So much of this work is subconscious. I find that, for me, everything in this world is about vibration. And that really is the way that I look at my food — I’m not just making something that looks pretty or tastes delicious. I want to see how it interacts with you on a physical, as well as spiritual level. When I’m writing my recipes, I’m not just writing for myself; I’m writing for someone else, and I think about their story, how they’re going to incorporate it into their own life. So, I play around with flavor, technique, methodology. Sometimes, I’ll write a step and it may not be the easiest way of doing something, but I’ll write it in a way so that you’ll have a certain experience while doing it, and that contributes to the final dessert. It’s about path and progression, and it doesn’t just end with a mouthful — it evolves. And that’s what music does as well. They’re very similar mediums.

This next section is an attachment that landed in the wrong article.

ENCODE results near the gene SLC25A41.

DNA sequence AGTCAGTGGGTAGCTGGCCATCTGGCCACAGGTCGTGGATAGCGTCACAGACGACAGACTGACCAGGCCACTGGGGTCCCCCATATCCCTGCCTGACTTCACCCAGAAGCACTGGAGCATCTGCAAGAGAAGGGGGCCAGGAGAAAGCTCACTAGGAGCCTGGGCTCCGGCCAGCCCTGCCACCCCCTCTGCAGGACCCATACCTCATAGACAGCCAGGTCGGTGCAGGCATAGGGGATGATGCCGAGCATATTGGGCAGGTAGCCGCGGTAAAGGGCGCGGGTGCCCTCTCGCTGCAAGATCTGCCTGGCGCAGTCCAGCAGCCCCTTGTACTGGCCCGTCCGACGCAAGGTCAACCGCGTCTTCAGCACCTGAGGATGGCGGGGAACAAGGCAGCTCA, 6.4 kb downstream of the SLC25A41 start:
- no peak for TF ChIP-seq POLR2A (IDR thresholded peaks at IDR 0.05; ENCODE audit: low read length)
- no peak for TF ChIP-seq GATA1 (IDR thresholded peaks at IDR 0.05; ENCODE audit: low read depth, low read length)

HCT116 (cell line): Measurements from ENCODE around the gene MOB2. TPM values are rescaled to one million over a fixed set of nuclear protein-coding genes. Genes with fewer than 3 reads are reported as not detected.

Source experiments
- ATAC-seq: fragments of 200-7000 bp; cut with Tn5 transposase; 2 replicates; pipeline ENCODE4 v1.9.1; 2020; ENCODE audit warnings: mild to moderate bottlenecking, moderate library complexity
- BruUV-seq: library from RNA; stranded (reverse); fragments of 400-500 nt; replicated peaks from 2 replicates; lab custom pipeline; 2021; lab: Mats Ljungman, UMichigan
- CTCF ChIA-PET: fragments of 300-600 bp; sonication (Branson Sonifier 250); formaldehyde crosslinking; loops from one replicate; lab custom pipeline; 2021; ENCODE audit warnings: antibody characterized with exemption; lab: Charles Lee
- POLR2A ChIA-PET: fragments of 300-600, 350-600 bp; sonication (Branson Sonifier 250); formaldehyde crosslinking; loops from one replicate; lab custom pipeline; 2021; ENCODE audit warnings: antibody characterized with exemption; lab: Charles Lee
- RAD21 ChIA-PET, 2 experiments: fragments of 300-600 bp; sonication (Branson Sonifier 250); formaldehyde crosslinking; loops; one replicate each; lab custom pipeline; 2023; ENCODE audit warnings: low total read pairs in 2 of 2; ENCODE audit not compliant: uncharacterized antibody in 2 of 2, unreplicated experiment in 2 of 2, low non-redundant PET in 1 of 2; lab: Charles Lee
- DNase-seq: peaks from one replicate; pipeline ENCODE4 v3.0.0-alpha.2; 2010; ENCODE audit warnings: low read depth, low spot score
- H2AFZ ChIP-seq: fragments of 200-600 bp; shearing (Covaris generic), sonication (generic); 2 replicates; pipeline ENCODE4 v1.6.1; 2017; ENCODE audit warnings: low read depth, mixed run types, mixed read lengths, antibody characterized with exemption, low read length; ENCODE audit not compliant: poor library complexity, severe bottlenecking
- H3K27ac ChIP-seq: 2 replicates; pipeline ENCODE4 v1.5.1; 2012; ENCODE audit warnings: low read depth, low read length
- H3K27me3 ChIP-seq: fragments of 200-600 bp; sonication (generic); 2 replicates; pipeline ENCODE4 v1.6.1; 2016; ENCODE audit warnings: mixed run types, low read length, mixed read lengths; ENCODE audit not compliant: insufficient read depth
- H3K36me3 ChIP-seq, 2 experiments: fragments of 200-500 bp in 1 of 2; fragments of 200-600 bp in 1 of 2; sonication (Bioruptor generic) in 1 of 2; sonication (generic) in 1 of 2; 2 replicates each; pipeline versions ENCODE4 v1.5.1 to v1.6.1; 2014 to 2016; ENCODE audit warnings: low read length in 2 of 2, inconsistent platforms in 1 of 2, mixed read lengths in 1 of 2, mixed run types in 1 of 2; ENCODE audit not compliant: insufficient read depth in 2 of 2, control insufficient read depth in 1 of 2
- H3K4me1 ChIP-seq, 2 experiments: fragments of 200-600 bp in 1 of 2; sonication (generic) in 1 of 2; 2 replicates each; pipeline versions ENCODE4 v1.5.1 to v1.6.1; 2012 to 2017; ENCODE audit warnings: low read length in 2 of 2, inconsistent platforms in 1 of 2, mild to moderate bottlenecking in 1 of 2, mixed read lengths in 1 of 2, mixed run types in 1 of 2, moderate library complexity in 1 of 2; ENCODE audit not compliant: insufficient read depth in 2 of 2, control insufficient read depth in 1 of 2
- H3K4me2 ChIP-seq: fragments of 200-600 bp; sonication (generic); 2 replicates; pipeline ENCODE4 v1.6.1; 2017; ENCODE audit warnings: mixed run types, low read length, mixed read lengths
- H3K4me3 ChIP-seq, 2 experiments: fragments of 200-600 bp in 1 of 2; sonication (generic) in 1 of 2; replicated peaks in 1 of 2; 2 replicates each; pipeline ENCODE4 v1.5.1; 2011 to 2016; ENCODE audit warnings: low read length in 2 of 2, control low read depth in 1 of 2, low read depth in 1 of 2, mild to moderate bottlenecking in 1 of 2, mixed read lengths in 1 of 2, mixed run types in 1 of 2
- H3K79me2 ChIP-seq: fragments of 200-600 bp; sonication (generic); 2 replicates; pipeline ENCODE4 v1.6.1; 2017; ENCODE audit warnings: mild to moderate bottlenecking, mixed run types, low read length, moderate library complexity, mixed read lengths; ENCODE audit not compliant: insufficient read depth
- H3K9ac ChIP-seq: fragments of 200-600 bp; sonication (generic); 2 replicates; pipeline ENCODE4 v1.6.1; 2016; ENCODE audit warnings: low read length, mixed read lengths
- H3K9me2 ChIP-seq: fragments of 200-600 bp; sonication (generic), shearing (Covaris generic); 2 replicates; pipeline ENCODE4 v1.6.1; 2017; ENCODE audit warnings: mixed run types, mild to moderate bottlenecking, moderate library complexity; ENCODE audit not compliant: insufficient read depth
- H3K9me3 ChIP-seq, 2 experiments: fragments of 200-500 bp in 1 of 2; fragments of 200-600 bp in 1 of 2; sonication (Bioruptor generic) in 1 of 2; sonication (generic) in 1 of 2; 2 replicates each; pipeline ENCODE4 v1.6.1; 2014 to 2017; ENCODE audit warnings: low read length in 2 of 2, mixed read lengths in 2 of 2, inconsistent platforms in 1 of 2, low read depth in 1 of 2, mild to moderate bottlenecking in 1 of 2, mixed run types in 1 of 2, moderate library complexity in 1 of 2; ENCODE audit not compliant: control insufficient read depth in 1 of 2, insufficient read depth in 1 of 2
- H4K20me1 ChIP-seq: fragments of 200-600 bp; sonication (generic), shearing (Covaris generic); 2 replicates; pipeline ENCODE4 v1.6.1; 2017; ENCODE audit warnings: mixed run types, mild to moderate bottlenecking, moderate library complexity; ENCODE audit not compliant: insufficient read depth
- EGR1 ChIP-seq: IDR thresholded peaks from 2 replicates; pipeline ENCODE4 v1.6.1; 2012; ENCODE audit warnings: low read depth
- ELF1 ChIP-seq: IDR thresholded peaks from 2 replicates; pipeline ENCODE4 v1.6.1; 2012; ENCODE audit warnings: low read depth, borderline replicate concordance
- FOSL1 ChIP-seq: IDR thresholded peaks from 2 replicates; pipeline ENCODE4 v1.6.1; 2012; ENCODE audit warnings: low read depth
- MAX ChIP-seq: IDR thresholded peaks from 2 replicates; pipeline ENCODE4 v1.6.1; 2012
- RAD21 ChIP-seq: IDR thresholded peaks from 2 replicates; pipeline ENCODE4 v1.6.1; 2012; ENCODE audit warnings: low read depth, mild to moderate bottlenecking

I categorize the artists I really love on a spectrum of vibration. The lower vibration are those kind of dark, flowery, esoteric darlings — [listening to them,] it’s like I imagine myself emerging from a sunken tomb. Artists, like Zola Jesus, Sevdaliza, Emma Ruth Rundle, Chelsea Wolfe, Ethel Cain, and Nicole Dollenganger, hit so deep in my body. And then on the higher end of the spectrum, I think of Florence Welch, FKA Twigs, Jeff Buckley, Thom Yorke, Leonard Cohen, Nick Cave… I play around with those same shades of light and dark in my food. You have to have that polarity. 

Listening to certain artists helps, but again, so much of this work is subconscious that I don’t know how it happens. I don’t look at other chefs, I don’t really read other cookbooks. I go on Instagram and post my stuff then get off. I find engaging in someone else’s art limiting for my own. Music is different. It’s really one of the only forms [while engaging with other art] where it doesn’t feel like I’m taking from someone else; I’m transforming.